Reflexivity in Sociology

Reflexivity in Sociology

Reflexivity is the theory that a two-way feedback loop exists in which investors’ perceptions affect that environment, which in turn changes investor perceptions. It is a term with rather different meanings in different contexts: in general, it means ‘reflecting’ and specifically, as part of the social research, reflexivity is the process by which the researcher reflects upon the data collection and interpretation process.

Reflexivity refers to circular relationships between cause and effect. A reflexive relationship is bidirectional with both the cause and the effect affecting one another in a situation that does not render both functions causes and effects. In sociology, reflexivity, therefore, comes to mean an act of self-reference where examination or action “bends back on”, refers to, and affects the entity instigating the action or examination.

In social theory, reflexivity may occur when theories in a discipline should apply equally forcefully to the discipline itself, for example in the case that the theories of knowledge construction in the field of sociology of scientific knowledge should apply equally to knowledge construction by sociology of scientific knowledge practitioners, or when the subject matter of a discipline should apply equally well to the individual practitioners of that discipline, for example when psychological theory should explain the psychological mental processes of psychologists.

Reflexivity is, therefore, a methodological issue in the social sciences analogous to the observer effect. Within that part of recent sociology of science that has been called the strong programmed, reflexivity is suggested as a methodological norm or principle, meaning that a full theoretical account of the social construction of, say, scientific, religious or ethical knowledge systems, should itself be explainable by the same principles and methods as used for accounting for these other knowledge systems.

A low level of reflexivity would result in an individual shaped largely by their environment (or ‘society’). A high level of social reflexivity would be defined by an individual shaping their own norms, tastes, politics, desires, and so on. This is similar to the notion of autonomy.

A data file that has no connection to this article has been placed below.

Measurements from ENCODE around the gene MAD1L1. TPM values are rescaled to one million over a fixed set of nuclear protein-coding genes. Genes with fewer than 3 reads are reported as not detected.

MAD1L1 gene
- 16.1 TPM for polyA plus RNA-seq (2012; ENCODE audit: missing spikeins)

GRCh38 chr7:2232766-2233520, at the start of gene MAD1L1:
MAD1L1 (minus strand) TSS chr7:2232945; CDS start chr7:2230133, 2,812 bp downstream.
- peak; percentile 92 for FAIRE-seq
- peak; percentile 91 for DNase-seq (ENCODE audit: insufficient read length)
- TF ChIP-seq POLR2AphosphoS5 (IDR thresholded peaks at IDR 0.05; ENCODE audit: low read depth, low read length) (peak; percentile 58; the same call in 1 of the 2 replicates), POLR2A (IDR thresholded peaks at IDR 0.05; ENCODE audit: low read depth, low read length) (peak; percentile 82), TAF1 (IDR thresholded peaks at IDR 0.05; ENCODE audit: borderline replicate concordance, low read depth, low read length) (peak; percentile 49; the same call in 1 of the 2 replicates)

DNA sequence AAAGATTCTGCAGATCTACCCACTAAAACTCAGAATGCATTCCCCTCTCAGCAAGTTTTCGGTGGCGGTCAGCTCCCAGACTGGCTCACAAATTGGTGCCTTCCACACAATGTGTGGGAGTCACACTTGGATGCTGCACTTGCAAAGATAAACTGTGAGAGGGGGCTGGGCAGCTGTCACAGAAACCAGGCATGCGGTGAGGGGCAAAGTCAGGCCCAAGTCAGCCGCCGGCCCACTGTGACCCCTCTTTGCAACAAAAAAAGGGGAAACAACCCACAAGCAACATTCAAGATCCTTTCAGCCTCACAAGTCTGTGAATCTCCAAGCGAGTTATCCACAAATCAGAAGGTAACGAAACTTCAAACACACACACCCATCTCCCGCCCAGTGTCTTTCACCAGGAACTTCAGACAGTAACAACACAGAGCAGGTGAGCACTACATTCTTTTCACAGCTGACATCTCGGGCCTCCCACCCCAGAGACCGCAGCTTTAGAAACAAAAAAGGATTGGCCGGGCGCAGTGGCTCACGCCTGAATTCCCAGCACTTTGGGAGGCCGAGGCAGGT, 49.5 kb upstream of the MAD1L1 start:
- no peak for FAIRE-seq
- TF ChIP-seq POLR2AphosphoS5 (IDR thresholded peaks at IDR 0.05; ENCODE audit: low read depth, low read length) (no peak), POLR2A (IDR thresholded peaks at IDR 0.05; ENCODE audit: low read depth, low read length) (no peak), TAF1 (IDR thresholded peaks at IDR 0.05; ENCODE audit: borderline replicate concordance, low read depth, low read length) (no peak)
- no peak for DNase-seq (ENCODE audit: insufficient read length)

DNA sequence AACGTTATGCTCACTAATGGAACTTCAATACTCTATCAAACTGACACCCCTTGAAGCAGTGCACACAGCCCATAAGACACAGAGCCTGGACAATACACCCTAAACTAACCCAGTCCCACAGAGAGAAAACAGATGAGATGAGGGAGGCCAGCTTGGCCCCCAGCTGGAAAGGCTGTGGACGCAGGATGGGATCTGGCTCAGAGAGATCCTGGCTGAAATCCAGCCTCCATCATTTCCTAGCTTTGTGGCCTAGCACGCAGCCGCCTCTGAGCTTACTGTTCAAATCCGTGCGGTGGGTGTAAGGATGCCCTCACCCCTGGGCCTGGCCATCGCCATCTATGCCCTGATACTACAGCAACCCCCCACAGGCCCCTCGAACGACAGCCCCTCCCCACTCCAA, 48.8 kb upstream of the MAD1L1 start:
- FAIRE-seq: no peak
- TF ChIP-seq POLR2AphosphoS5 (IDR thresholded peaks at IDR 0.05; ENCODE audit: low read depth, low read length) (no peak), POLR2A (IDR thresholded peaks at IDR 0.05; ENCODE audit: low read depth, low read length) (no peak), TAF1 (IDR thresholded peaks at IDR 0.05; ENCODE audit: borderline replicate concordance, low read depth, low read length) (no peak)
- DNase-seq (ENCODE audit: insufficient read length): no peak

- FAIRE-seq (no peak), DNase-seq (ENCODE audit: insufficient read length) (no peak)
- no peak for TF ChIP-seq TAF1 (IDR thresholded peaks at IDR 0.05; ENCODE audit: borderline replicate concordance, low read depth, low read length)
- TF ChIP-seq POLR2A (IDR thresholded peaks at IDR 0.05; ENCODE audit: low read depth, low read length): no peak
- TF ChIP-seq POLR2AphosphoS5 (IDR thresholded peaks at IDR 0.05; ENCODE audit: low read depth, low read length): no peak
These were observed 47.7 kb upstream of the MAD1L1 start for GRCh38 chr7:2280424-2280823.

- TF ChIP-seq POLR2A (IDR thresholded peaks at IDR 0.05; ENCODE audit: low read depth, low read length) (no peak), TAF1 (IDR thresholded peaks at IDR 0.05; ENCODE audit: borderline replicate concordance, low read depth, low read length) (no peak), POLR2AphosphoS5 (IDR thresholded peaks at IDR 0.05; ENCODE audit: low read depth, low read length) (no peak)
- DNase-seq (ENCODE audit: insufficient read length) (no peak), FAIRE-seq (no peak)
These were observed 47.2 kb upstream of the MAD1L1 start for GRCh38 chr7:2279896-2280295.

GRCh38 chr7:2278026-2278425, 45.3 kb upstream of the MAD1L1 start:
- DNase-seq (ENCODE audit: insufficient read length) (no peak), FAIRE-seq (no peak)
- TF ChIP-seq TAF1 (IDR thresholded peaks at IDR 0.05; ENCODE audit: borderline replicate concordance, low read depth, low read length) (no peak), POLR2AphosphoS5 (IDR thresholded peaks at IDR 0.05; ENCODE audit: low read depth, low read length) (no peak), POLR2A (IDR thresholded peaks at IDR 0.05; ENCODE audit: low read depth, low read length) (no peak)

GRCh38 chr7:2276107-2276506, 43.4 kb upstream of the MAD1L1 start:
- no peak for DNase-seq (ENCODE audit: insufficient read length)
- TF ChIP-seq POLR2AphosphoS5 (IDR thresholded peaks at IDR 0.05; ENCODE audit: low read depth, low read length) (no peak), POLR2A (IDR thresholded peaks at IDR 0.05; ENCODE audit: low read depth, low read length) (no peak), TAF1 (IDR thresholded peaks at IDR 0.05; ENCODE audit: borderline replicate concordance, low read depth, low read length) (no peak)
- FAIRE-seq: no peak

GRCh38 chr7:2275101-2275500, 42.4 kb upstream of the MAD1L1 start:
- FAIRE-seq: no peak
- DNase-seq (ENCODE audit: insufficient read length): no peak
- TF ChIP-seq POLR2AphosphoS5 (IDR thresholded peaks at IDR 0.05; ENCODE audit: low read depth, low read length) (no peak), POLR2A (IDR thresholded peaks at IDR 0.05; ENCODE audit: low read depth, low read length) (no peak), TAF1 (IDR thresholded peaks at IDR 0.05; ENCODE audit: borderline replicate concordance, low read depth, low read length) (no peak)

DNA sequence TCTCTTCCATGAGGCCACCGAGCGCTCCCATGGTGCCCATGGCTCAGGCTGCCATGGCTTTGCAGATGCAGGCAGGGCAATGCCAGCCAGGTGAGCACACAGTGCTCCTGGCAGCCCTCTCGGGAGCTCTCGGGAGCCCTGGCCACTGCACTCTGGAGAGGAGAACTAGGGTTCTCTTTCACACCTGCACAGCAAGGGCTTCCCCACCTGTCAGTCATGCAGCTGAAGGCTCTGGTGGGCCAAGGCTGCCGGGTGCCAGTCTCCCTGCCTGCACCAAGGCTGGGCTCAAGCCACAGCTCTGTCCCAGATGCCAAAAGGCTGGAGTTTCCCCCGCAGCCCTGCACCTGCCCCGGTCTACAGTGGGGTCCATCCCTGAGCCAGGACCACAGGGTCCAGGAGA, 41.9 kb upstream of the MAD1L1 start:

• At the simplest level, a relationship is reflexive if the relationship is self-referring (i.e. one part of the relational statement reflects the other), for example, ‘the tower is as tall as itself’. Here ‘as tall as’ is reflexive.
  • At a second level, reflexivity refers to the process of reflecting on rather than just reflecting. The former is an active process the latter passive.
  • The third level of reflexivity operates at a simple philosophical level, that of the self-referring paradox of the type ‘this sentence is false’.
  • A fourth level is a more complex philosophical one, namely the idea of reflexivity as self-awareness (i.e. reflecting back on oneself). The problem of possibility and implications of self-awareness is as old as philosophy.
  • On a fifth level reflexivity is used as a means of critique. Such critique adopts an approach that tries to show that the theory presented in a text itself reflexively denies the possibility of the theory.
  • On a fifth level reflexivity is used as a means of critique. Such critique adopts an approach that tries to show that the theory presented in a text itself reflexively denies the possibility of the theory.

Margaret Archer has written extensively on laypeople’s reflexivity. For her, human reflexivity is a mediating mechanism between structural properties, or the individual’s social context, and action, or the individual’s ultimate concerns. Reflexive activity, according to Archer, increasingly takes the place of habitual action in late modernity since routine forms prove ineffective in dealing with the complexity of modern life trajectories.

While Archer emphasizes the agentic aspect of reflexivity, reflexive orientations can themselves be seen as being socially and temporally embedded. For example, Elster points out that reflexivity cannot be understood without taking into account the fact that it draws on background configurations (e.g., shared meanings, as well as past social engagement and lived experiences of the social world) to be operative.


Information Source:

  1. wikipedia